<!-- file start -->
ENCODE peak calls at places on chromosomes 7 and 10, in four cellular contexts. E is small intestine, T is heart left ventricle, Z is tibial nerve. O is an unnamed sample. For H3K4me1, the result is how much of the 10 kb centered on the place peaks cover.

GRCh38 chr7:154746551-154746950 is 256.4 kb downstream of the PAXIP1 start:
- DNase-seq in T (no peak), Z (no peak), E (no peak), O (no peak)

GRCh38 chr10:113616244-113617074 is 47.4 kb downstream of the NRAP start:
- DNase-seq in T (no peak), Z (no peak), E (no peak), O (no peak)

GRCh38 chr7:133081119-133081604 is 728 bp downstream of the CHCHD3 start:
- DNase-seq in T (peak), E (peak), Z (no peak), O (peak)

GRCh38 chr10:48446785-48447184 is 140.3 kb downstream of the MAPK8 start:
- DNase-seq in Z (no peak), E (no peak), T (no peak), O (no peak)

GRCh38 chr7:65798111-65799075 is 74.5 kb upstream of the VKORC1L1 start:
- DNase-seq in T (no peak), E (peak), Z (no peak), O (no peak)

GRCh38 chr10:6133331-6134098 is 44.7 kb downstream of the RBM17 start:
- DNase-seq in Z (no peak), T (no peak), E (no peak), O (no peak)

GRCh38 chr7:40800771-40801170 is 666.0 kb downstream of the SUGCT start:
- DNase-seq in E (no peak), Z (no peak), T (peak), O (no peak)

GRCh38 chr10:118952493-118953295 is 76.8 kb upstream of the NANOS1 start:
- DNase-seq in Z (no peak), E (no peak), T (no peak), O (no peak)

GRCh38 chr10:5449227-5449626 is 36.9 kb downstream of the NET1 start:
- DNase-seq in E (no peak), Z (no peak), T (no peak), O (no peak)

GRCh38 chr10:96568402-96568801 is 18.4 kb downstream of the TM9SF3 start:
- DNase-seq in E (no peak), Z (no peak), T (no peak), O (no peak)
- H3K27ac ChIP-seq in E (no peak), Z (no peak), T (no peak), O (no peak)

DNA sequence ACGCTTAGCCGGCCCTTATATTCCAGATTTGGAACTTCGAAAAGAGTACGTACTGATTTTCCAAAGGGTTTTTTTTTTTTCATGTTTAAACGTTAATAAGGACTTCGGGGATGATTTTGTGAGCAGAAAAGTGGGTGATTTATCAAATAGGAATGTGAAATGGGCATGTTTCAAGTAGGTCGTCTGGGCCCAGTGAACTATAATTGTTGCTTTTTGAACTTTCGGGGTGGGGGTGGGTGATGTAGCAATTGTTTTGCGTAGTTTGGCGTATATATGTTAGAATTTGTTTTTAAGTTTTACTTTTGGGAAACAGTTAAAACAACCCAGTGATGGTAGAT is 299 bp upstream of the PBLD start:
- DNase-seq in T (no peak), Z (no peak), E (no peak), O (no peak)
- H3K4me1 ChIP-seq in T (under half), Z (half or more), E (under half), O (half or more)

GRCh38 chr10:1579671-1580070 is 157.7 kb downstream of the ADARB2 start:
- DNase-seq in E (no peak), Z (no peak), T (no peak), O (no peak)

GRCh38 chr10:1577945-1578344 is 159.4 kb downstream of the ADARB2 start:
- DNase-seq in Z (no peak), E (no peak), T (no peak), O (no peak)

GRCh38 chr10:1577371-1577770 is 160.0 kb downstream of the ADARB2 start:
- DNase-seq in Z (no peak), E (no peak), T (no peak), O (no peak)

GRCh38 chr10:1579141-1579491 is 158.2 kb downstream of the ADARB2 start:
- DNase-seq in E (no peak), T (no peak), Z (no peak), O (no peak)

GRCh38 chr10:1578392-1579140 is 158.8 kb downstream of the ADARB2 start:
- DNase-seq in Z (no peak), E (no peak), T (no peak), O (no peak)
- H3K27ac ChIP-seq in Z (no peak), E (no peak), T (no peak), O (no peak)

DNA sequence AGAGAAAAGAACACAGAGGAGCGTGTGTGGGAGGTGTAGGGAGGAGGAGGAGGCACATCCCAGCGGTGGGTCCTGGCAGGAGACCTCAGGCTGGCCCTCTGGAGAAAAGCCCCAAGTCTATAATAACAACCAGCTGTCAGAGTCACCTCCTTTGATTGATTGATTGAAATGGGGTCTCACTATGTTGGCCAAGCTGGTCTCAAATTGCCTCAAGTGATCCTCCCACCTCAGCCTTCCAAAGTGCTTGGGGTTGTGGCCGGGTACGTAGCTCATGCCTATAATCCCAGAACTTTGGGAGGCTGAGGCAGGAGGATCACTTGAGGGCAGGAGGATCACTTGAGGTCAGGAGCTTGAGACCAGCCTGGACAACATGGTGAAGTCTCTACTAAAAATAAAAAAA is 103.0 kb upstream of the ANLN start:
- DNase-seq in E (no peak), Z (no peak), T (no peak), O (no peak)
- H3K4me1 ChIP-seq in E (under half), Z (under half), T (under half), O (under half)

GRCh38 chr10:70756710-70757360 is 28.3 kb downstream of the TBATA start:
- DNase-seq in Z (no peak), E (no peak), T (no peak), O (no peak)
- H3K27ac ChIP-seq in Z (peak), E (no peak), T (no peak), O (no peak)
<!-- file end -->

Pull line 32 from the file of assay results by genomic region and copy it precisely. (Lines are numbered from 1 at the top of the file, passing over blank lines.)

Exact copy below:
GRCh38 chr10:1579141-1579491 is 158.2 kb downstream of the ADARB2 start: